15 years after major flood, Mason City’s mayor says city continues to take a proactive approach

MASON CITY — Thursday marks 15 years since the flooding of 2008 that severely impacted Mason City. Nearly six inches of rain fell over a two-day period, causing the Winnebago River to rise to a record 18-and-a-half feet. The city’s water treatment plant was impacted with the community being without water for several days, and 163 homes were lost due to the flooding.

Mayor Bill Schickel says the city is always continuing its efforts to deal with future flooding events.  “When you see this working going on, the utility trucks going around and working on our sewer system, even the work at the water reclamation facility there in terms of capacity to prevent sewer back-up in basements, all that infrastructure worth millions and millions of dollars that we’ve invested in the last 15 years are designed to help our infrastructure withstand both the need for demand right now and the need to withstand natural disasters.”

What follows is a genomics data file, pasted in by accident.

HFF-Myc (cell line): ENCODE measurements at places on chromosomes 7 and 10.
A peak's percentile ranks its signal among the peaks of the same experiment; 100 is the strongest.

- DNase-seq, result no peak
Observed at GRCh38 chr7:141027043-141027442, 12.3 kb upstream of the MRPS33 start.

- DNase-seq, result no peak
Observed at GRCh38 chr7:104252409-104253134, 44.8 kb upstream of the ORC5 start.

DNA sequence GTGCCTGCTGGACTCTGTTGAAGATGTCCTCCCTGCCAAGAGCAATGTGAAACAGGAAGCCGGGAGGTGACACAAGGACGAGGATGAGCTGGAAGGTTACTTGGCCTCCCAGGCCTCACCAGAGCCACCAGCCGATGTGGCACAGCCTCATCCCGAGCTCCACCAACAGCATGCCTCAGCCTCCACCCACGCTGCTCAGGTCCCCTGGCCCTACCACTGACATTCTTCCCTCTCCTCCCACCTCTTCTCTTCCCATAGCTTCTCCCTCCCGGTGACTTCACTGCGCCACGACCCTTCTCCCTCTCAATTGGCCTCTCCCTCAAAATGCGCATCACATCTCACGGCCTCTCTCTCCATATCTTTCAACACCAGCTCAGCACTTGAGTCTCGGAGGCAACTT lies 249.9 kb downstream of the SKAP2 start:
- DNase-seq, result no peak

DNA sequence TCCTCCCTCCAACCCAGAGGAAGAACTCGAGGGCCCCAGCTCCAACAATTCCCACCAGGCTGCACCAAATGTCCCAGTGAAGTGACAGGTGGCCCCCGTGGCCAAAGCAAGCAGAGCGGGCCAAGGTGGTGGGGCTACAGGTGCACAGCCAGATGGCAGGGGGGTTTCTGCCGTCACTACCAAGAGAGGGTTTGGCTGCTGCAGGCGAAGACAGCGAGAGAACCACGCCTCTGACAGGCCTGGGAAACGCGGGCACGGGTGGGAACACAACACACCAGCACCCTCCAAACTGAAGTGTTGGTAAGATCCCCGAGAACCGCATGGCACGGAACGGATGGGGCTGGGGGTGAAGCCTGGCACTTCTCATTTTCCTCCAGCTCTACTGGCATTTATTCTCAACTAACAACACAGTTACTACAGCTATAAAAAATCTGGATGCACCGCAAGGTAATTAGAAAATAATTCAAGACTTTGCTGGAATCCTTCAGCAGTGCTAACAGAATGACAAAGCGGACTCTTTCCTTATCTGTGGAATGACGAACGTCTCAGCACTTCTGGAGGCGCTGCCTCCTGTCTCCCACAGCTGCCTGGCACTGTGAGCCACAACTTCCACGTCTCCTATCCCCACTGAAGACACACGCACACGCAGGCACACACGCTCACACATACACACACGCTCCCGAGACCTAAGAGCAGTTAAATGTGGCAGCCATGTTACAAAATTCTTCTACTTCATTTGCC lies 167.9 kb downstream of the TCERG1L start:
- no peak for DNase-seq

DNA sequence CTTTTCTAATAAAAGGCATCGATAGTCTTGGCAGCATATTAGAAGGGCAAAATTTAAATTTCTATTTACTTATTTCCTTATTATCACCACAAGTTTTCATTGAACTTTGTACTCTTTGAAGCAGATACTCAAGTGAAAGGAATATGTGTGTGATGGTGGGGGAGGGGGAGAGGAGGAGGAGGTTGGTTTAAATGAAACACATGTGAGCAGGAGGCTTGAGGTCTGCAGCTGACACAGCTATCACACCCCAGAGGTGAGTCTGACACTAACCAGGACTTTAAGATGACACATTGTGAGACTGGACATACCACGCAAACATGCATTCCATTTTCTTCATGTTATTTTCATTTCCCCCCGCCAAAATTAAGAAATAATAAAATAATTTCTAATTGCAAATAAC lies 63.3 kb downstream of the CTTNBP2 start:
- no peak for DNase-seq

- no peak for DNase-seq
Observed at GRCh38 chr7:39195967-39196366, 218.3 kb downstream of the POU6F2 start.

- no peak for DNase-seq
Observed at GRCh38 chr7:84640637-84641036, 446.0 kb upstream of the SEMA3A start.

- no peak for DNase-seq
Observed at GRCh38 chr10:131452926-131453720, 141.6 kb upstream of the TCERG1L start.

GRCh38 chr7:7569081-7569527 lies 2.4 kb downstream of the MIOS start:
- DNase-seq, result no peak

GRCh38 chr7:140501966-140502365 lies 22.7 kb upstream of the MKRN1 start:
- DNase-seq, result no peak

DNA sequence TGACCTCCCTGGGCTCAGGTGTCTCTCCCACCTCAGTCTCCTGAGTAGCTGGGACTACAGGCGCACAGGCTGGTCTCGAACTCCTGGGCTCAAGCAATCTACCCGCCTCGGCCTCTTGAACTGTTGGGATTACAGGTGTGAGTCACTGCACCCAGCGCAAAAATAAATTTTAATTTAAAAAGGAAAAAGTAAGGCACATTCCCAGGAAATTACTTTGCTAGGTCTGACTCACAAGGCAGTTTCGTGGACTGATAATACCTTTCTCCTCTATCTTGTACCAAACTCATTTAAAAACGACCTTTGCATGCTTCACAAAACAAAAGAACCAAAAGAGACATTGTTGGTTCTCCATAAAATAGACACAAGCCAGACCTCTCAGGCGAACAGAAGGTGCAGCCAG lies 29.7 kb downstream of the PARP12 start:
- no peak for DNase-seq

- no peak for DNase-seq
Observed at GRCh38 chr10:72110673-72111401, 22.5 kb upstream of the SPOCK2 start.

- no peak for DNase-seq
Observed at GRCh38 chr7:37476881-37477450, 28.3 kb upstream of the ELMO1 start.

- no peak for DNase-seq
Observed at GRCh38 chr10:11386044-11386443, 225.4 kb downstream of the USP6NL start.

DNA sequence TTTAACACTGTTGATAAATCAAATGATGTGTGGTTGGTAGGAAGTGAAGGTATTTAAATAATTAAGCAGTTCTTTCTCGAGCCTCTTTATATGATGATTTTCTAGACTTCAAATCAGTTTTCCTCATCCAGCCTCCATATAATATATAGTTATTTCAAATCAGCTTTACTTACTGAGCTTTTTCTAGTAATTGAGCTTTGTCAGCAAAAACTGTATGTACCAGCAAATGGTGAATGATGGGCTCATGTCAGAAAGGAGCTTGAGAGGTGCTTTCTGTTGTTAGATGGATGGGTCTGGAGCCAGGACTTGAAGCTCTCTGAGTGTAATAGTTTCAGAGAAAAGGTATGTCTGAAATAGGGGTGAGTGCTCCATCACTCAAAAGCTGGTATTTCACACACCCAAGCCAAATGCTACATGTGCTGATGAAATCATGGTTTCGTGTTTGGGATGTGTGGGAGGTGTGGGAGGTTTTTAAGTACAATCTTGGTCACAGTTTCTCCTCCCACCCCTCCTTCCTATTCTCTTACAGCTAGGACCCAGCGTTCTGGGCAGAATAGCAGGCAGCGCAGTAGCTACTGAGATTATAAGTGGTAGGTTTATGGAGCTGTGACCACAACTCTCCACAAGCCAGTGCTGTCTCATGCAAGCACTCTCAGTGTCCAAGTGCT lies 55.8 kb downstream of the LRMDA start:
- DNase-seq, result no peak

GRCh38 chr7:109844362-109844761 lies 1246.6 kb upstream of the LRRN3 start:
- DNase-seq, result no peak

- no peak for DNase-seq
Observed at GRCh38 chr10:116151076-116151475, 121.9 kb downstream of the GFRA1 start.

Schickel says nature is a powerful thing, and while the city can only do so much, city government needs to continue to be proactive in keeping on top of things.   “It’s important for us to be prudent and invest in our infrastructure this way, including flood mitigation measures that we’ve taken all over town. Like I say, nature is a powerful thing, but we can do our best to try to mitigate that kind of damage, and when a natural disaster occurs to get busy and work on the restoration and cleanup as quickly as possible.”

Schickel made his comments on the “Ask the Mayor” program on AM-1300 KGLO earlier today. Listen back to the program by heading to the audio player below